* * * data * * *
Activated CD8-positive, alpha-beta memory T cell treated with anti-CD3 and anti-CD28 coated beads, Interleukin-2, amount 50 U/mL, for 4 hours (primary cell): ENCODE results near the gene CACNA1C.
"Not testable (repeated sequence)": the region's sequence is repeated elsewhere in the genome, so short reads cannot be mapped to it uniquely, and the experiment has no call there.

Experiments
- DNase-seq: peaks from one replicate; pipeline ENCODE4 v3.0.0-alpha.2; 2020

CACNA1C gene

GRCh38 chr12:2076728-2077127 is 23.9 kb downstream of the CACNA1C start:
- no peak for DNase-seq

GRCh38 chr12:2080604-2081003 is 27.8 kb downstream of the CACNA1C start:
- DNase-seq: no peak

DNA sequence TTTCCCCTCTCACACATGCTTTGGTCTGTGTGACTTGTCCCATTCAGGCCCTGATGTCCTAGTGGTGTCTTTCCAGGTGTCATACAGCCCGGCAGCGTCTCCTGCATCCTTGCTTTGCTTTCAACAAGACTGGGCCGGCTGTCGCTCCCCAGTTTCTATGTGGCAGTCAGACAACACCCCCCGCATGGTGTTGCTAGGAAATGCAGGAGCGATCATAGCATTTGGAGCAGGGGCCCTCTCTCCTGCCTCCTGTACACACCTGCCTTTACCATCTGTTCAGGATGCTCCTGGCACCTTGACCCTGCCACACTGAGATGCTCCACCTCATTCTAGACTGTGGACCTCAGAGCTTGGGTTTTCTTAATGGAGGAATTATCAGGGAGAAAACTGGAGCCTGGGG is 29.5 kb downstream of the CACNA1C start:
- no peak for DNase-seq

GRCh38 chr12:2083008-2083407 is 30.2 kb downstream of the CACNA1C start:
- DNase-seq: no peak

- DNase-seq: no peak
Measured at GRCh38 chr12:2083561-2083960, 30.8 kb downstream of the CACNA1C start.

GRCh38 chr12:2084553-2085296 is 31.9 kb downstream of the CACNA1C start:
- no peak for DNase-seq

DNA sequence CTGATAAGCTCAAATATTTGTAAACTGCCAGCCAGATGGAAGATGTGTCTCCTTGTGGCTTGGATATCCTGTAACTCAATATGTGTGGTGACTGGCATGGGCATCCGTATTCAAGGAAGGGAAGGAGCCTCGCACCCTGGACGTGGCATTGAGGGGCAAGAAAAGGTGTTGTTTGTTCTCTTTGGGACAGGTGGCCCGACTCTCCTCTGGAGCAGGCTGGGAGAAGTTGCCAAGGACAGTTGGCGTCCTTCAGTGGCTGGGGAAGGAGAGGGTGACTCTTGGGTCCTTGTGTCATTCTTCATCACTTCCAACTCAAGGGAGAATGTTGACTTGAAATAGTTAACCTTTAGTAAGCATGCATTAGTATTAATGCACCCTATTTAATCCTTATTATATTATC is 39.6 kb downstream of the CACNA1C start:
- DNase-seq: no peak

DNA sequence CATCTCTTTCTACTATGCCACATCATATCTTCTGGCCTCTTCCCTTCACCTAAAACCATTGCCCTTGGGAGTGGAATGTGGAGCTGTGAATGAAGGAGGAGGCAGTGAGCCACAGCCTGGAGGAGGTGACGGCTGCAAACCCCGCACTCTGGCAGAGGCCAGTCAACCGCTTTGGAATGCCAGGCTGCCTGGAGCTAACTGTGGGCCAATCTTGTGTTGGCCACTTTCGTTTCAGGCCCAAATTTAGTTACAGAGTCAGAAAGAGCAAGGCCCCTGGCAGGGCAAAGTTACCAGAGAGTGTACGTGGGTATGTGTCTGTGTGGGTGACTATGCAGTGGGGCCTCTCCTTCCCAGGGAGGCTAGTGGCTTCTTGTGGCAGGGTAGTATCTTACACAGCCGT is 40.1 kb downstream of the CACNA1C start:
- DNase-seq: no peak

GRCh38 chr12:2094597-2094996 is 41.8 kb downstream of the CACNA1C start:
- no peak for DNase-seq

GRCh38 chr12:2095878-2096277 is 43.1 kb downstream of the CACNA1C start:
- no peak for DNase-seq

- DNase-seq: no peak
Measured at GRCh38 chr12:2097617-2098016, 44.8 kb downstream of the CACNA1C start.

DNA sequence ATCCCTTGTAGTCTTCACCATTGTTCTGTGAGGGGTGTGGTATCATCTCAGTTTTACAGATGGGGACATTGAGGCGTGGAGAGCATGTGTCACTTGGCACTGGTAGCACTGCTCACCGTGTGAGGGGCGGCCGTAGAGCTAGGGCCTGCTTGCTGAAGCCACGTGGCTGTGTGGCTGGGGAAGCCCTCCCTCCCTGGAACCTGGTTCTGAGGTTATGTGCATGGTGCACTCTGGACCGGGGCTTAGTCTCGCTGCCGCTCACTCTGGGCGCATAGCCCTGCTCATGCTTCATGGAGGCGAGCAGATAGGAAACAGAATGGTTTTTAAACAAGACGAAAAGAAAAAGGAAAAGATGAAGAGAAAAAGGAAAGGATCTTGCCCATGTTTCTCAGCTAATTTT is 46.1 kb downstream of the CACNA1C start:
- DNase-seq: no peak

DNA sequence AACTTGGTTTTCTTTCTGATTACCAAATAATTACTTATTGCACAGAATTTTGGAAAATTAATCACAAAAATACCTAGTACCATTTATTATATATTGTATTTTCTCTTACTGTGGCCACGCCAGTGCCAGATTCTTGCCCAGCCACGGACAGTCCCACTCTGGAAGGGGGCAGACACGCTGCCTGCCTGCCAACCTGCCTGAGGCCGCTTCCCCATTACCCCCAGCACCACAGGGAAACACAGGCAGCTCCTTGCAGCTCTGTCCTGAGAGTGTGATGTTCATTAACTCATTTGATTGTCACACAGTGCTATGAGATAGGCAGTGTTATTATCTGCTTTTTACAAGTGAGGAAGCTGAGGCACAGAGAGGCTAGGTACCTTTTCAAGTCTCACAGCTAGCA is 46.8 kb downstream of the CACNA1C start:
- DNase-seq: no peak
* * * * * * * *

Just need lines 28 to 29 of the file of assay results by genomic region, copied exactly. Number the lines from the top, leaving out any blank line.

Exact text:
DNA sequence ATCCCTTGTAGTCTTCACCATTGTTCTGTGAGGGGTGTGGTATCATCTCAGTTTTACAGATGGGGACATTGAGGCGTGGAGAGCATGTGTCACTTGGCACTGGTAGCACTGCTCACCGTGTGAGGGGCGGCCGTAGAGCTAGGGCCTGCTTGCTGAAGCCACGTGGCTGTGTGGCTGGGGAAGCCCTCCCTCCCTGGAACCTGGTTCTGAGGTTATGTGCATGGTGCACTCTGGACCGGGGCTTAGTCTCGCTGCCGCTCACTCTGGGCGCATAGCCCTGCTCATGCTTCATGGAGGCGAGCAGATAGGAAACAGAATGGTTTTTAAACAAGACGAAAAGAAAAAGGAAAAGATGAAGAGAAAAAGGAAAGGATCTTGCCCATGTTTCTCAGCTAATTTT is 46.1 kb downstream of the CACNA1C start:
- DNase-seq: no peak